- A further corollary of uninterrupted angelic sight — the fact that they always see everything all at once by gazing at the Transcendent — is that angels have no memory. Angels have no memory because they have no need to remember, given that remembering is a product of differentiated cognition: “e però non bisogna / rememorar per concetto diviso” (and therefore there is no need to remember by way of divided thought [Par. 29.80-81]).
In sum, everything is manifest to angels at the same time in God. Hence there is no line of becoming that can be interrupted, hence memory is superfluous, not needed.
However, in telling us that angels do not need memory, Dante goes further. He also tells us WHY they do not need memory. And he further stipulates the process that angels do not need: namely, the process of differentiated thought. Angels do not need memory because their sight is not interrupted and therefore they do not need to remember by way of a differentiated thought process: “e però non bisogna / rememorar per concetto diviso” (and therefore there is no need to remember by way of divided thought [Par. 29.80-81]).
Dante thus concludes this passage on angelic memory with a turn toward the human — toward human concetto diviso. In doing so, he is telling us not only why angels do not need memory, but why humans do. Humans need memory in order to store the new objects once they are no longer new. The line of becoming intercepted by new objects recedes into the past, but we keep it in our memories.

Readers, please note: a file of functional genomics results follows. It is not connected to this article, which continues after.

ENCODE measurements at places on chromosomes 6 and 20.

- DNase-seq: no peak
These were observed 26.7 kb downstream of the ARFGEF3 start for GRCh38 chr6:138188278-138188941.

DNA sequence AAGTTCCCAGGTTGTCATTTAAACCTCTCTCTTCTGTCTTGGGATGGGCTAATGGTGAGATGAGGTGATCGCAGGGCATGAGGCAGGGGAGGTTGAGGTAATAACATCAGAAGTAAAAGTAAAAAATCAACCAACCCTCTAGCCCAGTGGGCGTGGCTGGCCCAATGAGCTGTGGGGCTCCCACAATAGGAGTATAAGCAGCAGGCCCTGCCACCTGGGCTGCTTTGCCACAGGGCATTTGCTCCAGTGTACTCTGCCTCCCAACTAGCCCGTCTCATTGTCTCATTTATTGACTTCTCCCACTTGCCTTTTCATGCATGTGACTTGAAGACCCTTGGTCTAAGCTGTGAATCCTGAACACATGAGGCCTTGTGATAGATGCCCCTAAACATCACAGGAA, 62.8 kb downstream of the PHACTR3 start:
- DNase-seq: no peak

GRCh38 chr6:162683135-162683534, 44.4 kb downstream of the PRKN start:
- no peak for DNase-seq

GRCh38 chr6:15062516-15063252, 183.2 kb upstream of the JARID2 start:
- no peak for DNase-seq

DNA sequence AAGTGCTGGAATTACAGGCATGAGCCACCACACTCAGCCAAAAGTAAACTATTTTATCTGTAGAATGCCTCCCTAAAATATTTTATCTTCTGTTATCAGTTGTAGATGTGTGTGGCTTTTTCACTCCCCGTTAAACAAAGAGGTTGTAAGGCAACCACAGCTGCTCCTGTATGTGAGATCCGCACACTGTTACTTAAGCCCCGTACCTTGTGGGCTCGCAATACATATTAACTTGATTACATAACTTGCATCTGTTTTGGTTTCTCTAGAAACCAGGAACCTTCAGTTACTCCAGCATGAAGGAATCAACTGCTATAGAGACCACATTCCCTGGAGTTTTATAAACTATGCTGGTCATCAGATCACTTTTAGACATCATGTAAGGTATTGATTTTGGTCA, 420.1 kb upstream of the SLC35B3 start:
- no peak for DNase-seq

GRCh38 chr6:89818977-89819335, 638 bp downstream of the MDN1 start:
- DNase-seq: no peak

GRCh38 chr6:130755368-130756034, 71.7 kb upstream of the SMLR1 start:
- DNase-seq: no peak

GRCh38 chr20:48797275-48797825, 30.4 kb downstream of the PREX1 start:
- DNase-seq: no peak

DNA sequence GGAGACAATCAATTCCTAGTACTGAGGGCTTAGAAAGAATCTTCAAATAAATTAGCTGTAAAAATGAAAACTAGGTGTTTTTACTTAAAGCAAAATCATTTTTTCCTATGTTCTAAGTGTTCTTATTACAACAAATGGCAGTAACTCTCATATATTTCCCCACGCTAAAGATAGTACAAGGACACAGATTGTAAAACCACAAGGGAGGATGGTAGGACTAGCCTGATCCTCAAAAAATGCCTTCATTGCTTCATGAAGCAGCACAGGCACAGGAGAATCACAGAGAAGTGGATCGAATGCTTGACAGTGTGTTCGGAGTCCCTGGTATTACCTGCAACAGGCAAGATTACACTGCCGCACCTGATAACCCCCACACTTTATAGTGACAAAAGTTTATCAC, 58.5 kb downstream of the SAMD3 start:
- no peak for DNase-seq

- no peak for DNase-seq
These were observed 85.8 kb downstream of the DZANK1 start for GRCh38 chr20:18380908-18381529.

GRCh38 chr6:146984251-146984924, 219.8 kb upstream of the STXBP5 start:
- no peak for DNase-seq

Aquinas is very helpful with respect to the difference between human cognitive processes and those of angels. He poses the questions “does an angel know by discursive thinking” (“utrum angelus cognoscat discurrendo” [ST 1a.58.3]) and “does an angel know by distinguishing and combining concepts” (“utrum angeli intelligant componendo et dividendo” [ST 1a.58.4]). He points out that angels acquire knowledge intellectually, by intuiting first principles, whereas humans acquire knowledge rationally, through a discursive process: “Discursive thinking implies a sort of movement, and all movement is from a first point to a second one distinct from it” (“discursus quendam motum nominat. Omnis autem motus est de uno priori in aliud posterius” [ST 1a.58.3 ad. 1]),. Likewise, “just as an angel does not understand discursively, by syllogisms, so he does not understand by combining and distinguishing . . . For he sees manifold things in a simple way” (“Nihilominus tamen compositionem et divisionem enuntiationum intelligit, sicut et ratiocinationem syllogismorum, intelligit enim composita simpliciter” [ST 1a.58.4 co.]).
Aquinas’s “discursive thinking” is Dante’s “concetto diviso” of Paradiso 29.81. With respect to humans, we can extrapolate an understanding of our human cognitive processes as the contrary of those of angels who — as Aquinas explains — do not think discursively but intuit from first principles.
Our sight is constantly cut off — “interciso” in verse 79 — by new things along the path. We remember the pilgrim in Purgatorio 10, whose eyes so long for “novitadi” — newness — that he is happy to turn his gaze when so instructed by Virgilio: